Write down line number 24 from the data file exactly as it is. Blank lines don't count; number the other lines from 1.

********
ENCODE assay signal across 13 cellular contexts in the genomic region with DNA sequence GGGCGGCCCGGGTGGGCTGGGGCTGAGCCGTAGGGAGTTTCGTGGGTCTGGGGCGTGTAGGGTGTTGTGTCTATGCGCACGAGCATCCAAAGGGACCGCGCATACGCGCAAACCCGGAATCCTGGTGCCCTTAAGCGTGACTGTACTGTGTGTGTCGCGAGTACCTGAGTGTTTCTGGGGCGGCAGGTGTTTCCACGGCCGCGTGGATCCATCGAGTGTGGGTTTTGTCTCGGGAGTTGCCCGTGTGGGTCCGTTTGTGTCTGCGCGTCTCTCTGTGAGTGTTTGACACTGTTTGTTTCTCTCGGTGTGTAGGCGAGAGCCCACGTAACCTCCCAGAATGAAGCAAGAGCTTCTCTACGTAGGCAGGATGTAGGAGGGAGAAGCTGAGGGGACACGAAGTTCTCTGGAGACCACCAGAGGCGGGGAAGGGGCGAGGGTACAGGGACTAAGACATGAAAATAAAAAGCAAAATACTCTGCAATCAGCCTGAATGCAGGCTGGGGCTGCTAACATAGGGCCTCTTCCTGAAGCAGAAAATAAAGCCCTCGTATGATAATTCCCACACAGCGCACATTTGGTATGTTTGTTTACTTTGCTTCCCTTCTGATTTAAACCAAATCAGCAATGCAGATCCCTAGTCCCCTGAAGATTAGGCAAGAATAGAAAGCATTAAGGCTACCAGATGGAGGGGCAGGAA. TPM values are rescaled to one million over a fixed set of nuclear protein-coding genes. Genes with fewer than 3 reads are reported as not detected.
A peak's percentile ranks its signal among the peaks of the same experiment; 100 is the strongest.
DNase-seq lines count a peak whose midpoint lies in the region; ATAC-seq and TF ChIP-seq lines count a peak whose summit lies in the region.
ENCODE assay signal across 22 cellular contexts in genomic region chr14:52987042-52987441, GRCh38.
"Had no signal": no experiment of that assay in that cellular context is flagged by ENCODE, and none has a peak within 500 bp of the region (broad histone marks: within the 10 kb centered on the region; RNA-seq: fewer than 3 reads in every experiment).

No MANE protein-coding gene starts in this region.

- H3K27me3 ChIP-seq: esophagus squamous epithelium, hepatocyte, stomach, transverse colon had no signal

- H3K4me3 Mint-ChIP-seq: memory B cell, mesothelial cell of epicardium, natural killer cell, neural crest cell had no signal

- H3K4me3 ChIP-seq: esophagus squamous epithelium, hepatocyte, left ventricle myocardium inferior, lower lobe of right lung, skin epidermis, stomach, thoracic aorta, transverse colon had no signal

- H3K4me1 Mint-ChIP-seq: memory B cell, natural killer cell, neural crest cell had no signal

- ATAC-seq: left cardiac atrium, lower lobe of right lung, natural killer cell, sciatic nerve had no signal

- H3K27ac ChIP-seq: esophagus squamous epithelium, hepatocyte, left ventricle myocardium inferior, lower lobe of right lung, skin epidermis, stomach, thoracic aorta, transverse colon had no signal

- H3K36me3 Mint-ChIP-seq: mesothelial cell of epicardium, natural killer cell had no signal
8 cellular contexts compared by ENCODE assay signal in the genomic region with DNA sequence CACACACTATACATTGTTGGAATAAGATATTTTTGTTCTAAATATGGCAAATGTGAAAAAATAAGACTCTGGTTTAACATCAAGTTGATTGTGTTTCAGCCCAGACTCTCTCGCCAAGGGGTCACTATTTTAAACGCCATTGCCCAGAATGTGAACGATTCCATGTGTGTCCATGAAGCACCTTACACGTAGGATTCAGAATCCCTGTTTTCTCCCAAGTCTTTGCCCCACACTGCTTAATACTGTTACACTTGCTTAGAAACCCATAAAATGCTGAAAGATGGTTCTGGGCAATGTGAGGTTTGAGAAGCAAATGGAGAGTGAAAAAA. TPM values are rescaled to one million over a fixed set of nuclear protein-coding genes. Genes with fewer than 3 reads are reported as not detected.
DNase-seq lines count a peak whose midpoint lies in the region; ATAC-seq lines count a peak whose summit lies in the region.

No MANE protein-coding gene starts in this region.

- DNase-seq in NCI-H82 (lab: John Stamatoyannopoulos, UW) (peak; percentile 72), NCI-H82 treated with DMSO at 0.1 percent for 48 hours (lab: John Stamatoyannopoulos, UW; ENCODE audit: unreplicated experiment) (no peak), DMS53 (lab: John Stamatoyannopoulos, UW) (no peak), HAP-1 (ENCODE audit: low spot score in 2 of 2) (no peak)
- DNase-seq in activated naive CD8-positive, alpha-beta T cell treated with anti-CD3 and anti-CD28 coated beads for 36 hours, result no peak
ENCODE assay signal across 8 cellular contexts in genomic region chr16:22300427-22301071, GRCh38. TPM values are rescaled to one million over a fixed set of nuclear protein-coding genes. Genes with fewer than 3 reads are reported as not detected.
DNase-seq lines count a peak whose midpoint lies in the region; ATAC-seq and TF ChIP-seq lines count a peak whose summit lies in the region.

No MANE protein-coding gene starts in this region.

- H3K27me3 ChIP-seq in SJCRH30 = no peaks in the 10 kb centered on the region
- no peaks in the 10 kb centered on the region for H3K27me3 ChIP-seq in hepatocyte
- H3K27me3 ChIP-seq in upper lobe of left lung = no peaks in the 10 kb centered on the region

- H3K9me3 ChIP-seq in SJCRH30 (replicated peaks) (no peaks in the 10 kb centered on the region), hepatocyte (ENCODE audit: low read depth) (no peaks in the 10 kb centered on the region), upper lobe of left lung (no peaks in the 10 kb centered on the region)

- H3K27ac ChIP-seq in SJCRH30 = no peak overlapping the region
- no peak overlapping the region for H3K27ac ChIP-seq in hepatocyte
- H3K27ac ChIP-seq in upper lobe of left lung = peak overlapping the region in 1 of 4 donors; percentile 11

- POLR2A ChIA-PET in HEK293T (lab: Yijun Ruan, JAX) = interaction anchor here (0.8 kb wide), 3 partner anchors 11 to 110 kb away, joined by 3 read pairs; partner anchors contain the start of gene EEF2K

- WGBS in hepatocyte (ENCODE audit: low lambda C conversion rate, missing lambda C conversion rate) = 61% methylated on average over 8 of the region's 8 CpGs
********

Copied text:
- H3K27me3 ChIP-seq in upper lobe of left lung = no peaks in the 10 kb centered on the region